“I flew out of ORH to JFK to China last October, and I think Massport and the airlines need to emphasize that these places are destinations in and of themselves, and just as important, they are connections to America and anywhere you want to go in the world,” said Timothy P. Murray, president and chief executive of the Worcester Regional Chamber of Commerce.
But making a new route a success requires a complex mix of travelers, fares, marketing and good connections.
Mr. Freni of Massport said the agency has commissioned billboard advertisements in Central Massachusetts, placed radio ads and plans to run print ads to boost the message about Worcester flights.
All parties — Massport, airlines, business and political leaders — need to do a better job at getting that message out, said Mr. Murrray. People who use the airport find it convenient and easy to use, according to Mr. Murray, but more travelers need to know about it.
“If we can connect that next dot, that you can have that convenience and user-friendly benefits, then ridership will build,” he said.
Delta service is also poised to change soon after it starts. Beginning Sept. 2, daily flights will leave Detroit at 1:45 p.m., then turn around and depart Worcester at 4:15 p.m. That puts Worcester travelers into Detroit in the evening for connections.
“I think it does narrow down the connecting possibilities, but they’re still there,” Mr. Freni said. American changed its schedule in Worcester, and once Delta figures out what works best, he said, “I think Delta will adjust, as well.”
Using Delta’s online reservations portal last week, Worcester travelers would have been able to connect in mid-September to a number of destinations. Round-trip tickets were available to San Francisco for $338, to Chicago for $251, to Seattle for $538, to Minneapolis for about $307, and to Dallas-Fort Worth for about $260. All flights were “basic,” Delta’s cheapest fare.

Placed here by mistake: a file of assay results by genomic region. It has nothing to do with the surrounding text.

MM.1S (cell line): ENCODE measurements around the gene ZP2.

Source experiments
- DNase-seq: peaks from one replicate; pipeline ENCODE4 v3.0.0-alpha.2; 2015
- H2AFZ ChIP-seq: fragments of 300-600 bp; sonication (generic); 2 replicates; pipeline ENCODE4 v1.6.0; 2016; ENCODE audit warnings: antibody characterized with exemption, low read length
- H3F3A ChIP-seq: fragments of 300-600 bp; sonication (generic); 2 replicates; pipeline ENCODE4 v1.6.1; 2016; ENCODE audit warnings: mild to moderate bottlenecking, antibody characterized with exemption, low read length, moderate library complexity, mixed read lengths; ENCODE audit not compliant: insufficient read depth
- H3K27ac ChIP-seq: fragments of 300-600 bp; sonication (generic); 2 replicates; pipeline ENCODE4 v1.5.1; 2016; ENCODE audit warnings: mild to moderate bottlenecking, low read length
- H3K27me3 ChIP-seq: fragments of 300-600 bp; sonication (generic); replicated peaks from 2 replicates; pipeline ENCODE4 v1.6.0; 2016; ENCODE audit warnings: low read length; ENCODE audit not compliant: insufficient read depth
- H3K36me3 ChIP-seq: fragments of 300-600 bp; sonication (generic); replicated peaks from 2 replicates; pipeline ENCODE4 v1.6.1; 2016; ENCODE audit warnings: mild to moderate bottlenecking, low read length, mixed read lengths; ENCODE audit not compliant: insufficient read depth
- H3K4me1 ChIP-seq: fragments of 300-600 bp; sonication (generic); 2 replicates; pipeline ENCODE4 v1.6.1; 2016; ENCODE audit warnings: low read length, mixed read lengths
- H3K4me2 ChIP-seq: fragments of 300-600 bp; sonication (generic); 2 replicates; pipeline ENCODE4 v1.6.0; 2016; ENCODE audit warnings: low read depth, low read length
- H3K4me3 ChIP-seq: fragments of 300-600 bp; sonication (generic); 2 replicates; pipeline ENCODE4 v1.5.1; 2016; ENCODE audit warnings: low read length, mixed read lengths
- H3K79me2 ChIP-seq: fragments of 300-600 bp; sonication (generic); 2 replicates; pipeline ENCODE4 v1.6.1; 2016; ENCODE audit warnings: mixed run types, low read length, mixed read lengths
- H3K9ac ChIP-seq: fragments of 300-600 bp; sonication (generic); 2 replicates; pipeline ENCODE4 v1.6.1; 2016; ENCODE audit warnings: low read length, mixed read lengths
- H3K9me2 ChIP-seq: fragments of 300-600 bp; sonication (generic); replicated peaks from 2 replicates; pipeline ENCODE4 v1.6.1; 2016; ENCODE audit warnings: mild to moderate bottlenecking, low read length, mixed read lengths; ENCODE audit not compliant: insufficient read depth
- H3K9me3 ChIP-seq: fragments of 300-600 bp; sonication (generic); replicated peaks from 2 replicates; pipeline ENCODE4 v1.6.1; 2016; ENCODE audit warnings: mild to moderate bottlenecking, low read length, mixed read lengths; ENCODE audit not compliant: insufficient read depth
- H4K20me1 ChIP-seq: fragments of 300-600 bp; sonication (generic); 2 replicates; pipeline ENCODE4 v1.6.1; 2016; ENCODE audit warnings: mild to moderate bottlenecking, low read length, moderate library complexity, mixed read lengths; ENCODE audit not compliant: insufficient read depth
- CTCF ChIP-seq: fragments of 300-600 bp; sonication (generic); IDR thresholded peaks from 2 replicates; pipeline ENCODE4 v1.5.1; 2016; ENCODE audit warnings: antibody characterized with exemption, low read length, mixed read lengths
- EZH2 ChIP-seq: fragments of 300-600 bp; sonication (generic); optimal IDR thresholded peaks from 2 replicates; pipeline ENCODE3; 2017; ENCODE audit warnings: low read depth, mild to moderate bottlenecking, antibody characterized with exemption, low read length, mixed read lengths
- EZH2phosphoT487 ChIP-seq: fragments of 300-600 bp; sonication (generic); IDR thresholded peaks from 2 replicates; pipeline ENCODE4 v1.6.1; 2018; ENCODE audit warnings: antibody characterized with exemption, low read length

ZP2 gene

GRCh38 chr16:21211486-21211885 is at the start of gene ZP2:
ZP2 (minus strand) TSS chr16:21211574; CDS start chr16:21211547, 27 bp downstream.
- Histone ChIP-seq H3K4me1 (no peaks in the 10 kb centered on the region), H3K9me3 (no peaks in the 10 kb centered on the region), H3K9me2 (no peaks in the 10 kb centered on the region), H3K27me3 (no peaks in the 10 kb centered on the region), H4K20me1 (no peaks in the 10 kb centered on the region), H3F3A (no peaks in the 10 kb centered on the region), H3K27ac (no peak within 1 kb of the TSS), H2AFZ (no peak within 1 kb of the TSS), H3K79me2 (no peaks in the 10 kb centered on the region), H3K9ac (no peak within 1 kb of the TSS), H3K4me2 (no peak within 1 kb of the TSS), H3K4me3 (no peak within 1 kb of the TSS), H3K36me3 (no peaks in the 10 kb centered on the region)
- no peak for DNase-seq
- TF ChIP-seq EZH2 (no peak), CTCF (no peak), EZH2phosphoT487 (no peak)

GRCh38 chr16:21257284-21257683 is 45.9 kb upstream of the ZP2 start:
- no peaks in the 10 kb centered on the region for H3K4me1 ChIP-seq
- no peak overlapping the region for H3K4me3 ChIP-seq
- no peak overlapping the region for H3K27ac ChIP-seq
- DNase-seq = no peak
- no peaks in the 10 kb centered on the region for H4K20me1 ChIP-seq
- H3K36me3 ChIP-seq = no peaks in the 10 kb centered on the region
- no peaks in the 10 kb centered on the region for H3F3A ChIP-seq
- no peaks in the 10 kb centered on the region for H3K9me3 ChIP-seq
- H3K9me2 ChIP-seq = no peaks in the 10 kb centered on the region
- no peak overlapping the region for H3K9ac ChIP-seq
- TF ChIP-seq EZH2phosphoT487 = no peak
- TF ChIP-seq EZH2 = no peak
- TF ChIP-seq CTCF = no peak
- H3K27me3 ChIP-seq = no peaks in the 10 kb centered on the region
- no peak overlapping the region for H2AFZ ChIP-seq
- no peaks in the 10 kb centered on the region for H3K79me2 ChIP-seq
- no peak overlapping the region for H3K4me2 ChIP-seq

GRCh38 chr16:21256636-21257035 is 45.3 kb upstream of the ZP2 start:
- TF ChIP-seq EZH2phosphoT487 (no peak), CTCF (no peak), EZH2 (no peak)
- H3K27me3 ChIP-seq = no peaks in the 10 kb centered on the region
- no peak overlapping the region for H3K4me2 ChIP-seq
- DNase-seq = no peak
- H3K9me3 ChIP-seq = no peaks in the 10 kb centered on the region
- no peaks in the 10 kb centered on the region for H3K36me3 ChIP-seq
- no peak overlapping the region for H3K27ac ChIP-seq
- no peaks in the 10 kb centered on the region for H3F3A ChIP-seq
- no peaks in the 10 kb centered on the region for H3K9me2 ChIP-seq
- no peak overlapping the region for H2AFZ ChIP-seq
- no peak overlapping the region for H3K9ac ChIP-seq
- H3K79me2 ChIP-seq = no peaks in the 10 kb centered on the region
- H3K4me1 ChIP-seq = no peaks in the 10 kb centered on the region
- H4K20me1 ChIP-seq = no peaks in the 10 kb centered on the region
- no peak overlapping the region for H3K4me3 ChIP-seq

Delta did not respond to specific questions about its Worcester load factors, ticket sales, the number of connections travelers will be able to make in Detroit and marketing plans. The airline emailed a reply saying that, “the new service will allow customers in the region to access Delta’s global network via our Detroit hub. Come September, the flight schedule will allow ORH customers to enjoy especially timely connections with many top-demand westbound departures (to Las Vegas, Seattle, Dallas-Fort Worth and Houston, to name a few).”
Mr. Freni of Massport said the agency is continuing to seek airlines for Worcester’s airport, including visiting a startup airline he declined to name. Two high-profile startups are XTRA Airways, an air charter service that is raising money for commercial operations, and an airline code named Moxy that is led by JetBlue founder David Neeleman.
Massport is telling airlines that Logan airport ultimately may be limited in how much it can grow. The 1,500-acre facility is crammed onto a spit of land that juts into the ocean.
Lewis G. Evangelidis, Massport chairman and Worcester County sheriff, said the agency has long-term expectations for Worcester airport, and new Massport Chief Executive Lisa G. Wieland also wants to get to know it.
“The need for a second strong airport is very real, and I feel Worcester is positioning itself to become that airport,” Mr. Evangelidis said.